MRR Review: "One Direction: This Is Us"

Photo Credit: Sony Pictures Releasing

MRR Review: "One Direction: This Is Us"

Rating: PG (mild language)
Length: 92 minutes
Release Date: Aug. 30, 2013
Directed by: Morgan Spurlock
Genre: Documentary/Music

"One Direction: This Is Us" introduces the audience to the band One Direction, or 1D for short, an all-boy group from London that made it big thanks to the British version of the talent show "The X Factor." The film starts with a recap of how Niall Horan, Louis Tomlinson, Harry Styles, Liam Payne, and Zayn Malik first came into the public limelight. Archival footage of their appearance on "The X Factor" along with new interview footage from head judge Simon Cowell is included so that fans can reminisce and parents can catch up on how 1D came to be.

After signing with Cowell's record label, the boys put out an album called "Up All Night" and toured aggressively in support of it. They steadily rose to fame outside of the UK, becoming a teen sensation across the globe that only Justin Bieber could rival. The new footage begins shortly after the release of the 2012 album "Take Me Home." The tour for this second album reached over 100 cities over the course of a year, and the cameras were there to record not just concert footage (some of which is in 3-D) but also backstage interviews and shenanigans.

It is in the backstage footage that the audience really gets to see some individual personalities. Each group member gets to talk about where he came from, and a few even provide glimpses of their childhood homes and where they live now. Though their lifestyle is now fairly indulgent due to their monetary success, the boys come off as mostly humble. They certainly work hard, rehearsing songs and dance steps to the point of exhaustion on occasion. They also really embrace their fans, with a lucky few getting to be on camera for the film. Though the concert footage is where the excitement is, the personal moments are the ones that resonate the most and give a better look at who the members of the band really are.

Ever since the Backstreet Boys and N'Sync started to fade out in the late 1990s, there hasn't been a rash of boy bands to hit the mainstream. Sure, a few might have popped up here and there with a catchy tune, but many of them left the pop culture consciousness as quickly as they came. That doesn't seem to be the case with One Direction, a band that has shown some real staying power. The fact that they have branched out to really conquer the world and become famous beyond their native England is a sign that perhaps pop culture is ready again to embrace boy bands. A few imitators are trying to capitalize on the success of the band, but there's really only one One Direction, as this film helps to show. The boys of this band have a certain star quality that can't be taught, and they show it off quite a bit during the film.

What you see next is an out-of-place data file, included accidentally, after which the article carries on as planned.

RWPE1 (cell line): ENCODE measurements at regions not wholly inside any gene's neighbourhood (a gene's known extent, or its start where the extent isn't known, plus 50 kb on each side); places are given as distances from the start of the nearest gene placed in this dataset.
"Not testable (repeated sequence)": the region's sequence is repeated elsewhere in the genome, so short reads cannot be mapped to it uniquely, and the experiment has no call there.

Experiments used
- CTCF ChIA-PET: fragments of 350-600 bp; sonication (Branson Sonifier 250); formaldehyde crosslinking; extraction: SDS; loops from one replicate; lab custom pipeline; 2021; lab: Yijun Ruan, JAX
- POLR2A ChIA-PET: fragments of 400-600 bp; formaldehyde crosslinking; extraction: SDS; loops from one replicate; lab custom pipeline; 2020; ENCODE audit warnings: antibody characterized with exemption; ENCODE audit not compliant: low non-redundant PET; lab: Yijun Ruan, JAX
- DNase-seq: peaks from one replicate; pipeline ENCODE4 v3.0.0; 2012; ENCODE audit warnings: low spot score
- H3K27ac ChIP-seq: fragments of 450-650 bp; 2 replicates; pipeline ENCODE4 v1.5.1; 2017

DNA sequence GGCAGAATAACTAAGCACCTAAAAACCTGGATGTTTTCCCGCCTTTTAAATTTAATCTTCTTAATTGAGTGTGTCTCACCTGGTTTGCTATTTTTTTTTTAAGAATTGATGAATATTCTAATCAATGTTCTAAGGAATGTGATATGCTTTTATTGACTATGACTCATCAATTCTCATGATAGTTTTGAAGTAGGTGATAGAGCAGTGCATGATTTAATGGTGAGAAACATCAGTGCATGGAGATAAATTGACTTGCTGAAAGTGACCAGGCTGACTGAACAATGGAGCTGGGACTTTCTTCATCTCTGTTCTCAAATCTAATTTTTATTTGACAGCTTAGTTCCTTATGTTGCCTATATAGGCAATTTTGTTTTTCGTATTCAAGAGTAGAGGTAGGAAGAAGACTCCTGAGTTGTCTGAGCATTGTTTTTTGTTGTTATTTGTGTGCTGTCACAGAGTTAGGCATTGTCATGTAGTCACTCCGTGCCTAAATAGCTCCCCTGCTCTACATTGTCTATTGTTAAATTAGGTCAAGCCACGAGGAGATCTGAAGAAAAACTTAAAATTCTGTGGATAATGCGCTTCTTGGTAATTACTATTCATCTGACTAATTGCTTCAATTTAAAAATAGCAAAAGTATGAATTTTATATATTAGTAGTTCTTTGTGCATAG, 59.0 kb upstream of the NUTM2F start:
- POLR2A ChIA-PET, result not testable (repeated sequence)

Director Morgan Spurlock is a bit of a surprising choice to helm the film, since it is a huge departure from the norm for him. This is very much a documentary like his previous films, but in the past, he has taken on heavy subjects such as obesity and fast food in "Super Size Me." He has always been somewhat political or at least has challenged social mores in the past, but that's not what he is doing here. Despite the departure from his comfort zone, Spurlock manages to make a good film that shows he can do more than just pose social questions—he can make a film that is pure entertainment. In another big departure for him, Spurlock doesn't actually appear anywhere in the film, though his presence is felt in the production values of the film by those familiar with his previous work. He also makes great use of 3-D technology for those viewers who choose to see the film in that format.

Some really great concert films have been made in the past, such as Madonna's "Truth or Dare" and U2's "Rattle and Hum." Those film showed stars who were at the height of their fame, having already released multiple albums and racked up awards and accolades. "One Direction: This Is Us" takes the audience on a journey that shows the band from the moment it became famous right up to the present day. The overall feeling is of a band that is still on the rise and has yet to really reach the zenith of its success. That sets the film apart from other concert movies, making it an interesting watch even for those who aren't already fans of the band.

Rating: 3.5 out of 5